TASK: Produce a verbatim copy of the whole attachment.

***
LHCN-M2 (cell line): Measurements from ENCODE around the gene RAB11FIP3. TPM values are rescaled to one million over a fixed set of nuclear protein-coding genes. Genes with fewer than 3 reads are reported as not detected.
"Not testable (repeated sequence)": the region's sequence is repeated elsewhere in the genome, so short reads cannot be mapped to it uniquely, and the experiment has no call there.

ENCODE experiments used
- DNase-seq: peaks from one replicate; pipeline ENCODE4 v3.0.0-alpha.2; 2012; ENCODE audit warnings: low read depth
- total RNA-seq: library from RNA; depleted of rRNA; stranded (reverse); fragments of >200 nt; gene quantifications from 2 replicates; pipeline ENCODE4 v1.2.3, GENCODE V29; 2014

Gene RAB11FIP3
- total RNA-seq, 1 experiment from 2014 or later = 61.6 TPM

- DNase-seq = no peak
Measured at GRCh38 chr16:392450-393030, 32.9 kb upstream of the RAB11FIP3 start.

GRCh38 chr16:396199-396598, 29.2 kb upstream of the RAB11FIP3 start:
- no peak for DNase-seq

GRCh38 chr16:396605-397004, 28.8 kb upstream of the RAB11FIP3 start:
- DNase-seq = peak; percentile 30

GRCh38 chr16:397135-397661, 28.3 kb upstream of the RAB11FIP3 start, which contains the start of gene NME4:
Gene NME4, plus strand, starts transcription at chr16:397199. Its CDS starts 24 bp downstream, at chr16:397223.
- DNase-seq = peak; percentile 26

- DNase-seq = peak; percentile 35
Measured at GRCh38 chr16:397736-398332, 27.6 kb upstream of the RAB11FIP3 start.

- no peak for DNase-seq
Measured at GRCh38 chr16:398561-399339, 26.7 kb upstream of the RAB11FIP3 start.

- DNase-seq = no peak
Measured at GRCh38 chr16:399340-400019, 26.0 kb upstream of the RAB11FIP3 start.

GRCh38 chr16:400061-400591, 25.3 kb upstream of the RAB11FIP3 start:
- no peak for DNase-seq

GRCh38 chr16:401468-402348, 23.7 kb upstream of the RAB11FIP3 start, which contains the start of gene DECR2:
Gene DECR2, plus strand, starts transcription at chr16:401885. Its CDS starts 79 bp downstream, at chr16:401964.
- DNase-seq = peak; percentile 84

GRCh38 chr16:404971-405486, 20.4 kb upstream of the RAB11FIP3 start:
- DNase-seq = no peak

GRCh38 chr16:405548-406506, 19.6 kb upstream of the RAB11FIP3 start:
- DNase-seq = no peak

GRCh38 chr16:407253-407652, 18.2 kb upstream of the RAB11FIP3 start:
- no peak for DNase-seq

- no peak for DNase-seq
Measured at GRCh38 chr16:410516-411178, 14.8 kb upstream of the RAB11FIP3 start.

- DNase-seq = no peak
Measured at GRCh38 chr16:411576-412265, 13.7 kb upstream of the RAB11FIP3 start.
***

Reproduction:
LHCN-M2 (cell line): Measurements from ENCODE around the gene RAB11FIP3. TPM values are rescaled to one million over a fixed set of nuclear protein-coding genes. Genes with fewer than 3 reads are reported as not detected.
"Not testable (repeated sequence)": the region's sequence is repeated elsewhere in the genome, so short reads cannot be mapped to it uniquely, and the experiment has no call there.

ENCODE experiments used
- DNase-seq: peaks from one replicate; pipeline ENCODE4 v3.0.0-alpha.2; 2012; ENCODE audit warnings: low read depth
- total RNA-seq: library from RNA; depleted of rRNA; stranded (reverse); fragments of >200 nt; gene quantifications from 2 replicates; pipeline ENCODE4 v1.2.3, GENCODE V29; 2014

Gene RAB11FIP3
- total RNA-seq, 1 experiment from 2014 or later = 61.6 TPM

- DNase-seq = no peak
Measured at GRCh38 chr16:392450-393030, 32.9 kb upstream of the RAB11FIP3 start.

GRCh38 chr16:396199-396598, 29.2 kb upstream of the RAB11FIP3 start:
- no peak for DNase-seq

GRCh38 chr16:396605-397004, 28.8 kb upstream of the RAB11FIP3 start:
- DNase-seq = peak; percentile 30

GRCh38 chr16:397135-397661, 28.3 kb upstream of the RAB11FIP3 start, which contains the start of gene NME4:
Gene NME4, plus strand, starts transcription at chr16:397199. Its CDS starts 24 bp downstream, at chr16:397223.
- DNase-seq = peak; percentile 26

- DNase-seq = peak; percentile 35
Measured at GRCh38 chr16:397736-398332, 27.6 kb upstream of the RAB11FIP3 start.

- no peak for DNase-seq
Measured at GRCh38 chr16:398561-399339, 26.7 kb upstream of the RAB11FIP3 start.

- DNase-seq = no peak
Measured at GRCh38 chr16:399340-400019, 26.0 kb upstream of the RAB11FIP3 start.

GRCh38 chr16:400061-400591, 25.3 kb upstream of the RAB11FIP3 start:
- no peak for DNase-seq

GRCh38 chr16:401468-402348, 23.7 kb upstream of the RAB11FIP3 start, which contains the start of gene DECR2:
Gene DECR2, plus strand, starts transcription at chr16:401885. Its CDS starts 79 bp downstream, at chr16:401964.
- DNase-seq = peak; percentile 84

GRCh38 chr16:404971-405486, 20.4 kb upstream of the RAB11FIP3 start:
- DNase-seq = no peak

GRCh38 chr16:405548-406506, 19.6 kb upstream of the RAB11FIP3 start:
- DNase-seq = no peak

GRCh38 chr16:407253-407652, 18.2 kb upstream of the RAB11FIP3 start:
- no peak for DNase-seq

- no peak for DNase-seq
Measured at GRCh38 chr16:410516-411178, 14.8 kb upstream of the RAB11FIP3 start.

- DNase-seq = no peak
Measured at GRCh38 chr16:411576-412265, 13.7 kb upstream of the RAB11FIP3 start.